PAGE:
The idea for the book had been stirring since the summer I turned 13, when my mother sent me to New York City to visit my grandmother, who was a science fiction author. My grandmother led a very eclectic lifestyle. I remember we never did anything until late afternoon, and then we stayed up until 2 or 3am. Sometimes, we went to dinner as late as 11pm. When we returned, she’d sit down to write until very early in the morning. She told me she did this because the middle of the night was when people said and did things they normally wouldn’t. She had a collection of porcelain owls, because they were creatures of the night. She studied paranormal events. She discussed things like inner motivations and secret desires. She helped me to write my very first story that summer, and stayed up all night typing it so I could have a real story like she had. At thirteen, it was my first real writing lesson.
She worked very hard that summer revising a novel entitled Chrysalis of Death. And one day, we met her literary agent for lunch, and after listening to them discuss how my grandmother could make her characters into whomever she wanted, I decided that someday, I’d like to be a writer, too. So after I told her this, my grandmother proceeded to send me books about writing techniques, books by classic authors, and literary essays for every birthday and Christmas holiday after. In most of these books, she would write inside the cover, “K: Write what you know. “ One of my favorite books she sent to me when I was deep into a teenage poetry writing stage was a volume of poetry by Emily Dickinson. Inside this book she wrote: “Emily Dickinson is a revered poet. Perhaps the same can be said of K.H. someday. Love, Grandma Eleanor. “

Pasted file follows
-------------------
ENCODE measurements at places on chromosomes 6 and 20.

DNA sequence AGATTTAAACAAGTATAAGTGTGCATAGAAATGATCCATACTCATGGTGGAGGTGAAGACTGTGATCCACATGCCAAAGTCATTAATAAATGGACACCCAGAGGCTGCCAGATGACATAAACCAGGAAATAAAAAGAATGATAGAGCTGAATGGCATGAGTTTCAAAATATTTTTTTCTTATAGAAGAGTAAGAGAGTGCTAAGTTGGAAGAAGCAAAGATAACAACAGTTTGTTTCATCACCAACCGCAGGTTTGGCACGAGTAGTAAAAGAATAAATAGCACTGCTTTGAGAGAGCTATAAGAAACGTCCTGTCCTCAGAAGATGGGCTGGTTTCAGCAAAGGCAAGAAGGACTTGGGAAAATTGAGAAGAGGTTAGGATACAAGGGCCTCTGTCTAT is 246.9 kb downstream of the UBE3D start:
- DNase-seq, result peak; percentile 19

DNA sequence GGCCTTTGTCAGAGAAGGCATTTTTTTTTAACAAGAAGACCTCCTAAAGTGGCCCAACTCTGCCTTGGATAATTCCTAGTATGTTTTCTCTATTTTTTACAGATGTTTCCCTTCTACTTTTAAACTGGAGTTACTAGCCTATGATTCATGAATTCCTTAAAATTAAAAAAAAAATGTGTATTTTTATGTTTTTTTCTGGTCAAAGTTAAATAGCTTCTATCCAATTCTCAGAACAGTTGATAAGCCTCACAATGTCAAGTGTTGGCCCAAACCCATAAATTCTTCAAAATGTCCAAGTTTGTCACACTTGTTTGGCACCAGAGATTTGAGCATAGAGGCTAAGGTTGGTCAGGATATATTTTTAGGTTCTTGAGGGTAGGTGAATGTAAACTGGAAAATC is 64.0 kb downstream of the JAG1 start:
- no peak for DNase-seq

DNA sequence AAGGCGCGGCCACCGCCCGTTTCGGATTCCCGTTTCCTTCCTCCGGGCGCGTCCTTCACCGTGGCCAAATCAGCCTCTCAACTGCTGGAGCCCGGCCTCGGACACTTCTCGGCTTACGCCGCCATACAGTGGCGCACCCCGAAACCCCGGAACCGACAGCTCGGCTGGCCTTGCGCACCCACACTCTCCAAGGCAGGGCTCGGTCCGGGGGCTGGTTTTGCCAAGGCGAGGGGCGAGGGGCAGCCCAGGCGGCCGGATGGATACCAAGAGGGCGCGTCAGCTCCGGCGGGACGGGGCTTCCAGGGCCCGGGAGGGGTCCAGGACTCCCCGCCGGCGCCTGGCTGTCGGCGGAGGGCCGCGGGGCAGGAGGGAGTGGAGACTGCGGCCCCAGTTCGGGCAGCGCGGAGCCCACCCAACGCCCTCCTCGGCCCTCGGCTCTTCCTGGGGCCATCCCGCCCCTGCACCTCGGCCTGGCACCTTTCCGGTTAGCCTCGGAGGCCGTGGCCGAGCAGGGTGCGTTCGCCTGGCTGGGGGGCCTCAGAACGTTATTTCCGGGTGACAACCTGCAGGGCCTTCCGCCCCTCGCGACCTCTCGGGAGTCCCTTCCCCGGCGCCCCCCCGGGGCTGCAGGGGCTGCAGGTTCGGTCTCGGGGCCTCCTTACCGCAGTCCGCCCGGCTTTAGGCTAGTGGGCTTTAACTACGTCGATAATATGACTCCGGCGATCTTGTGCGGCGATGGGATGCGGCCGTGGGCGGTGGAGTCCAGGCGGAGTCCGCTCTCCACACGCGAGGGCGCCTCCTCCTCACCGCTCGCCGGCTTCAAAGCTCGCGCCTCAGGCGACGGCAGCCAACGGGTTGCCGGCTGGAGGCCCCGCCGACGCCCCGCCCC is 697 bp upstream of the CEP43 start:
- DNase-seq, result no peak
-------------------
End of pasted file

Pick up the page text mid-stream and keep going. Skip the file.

When she passed away, she left me a big box with all of her unfinished manuscripts in it, which have been a tremendous inspiration to me.
So because of all of the encouragement she gave me and to honor her, I decided that when I sat down to write my own novel many years later, that I would name my main character after her and give her a grandmother very much like my own. In fact, because I remember her revising Chrysalis of Death the summer I visited, I decided to include it in The Year the Swallows Came Early. So on page 148, my main character and her best friend find this manuscript along with a few of her others stories. I included her book inside my book.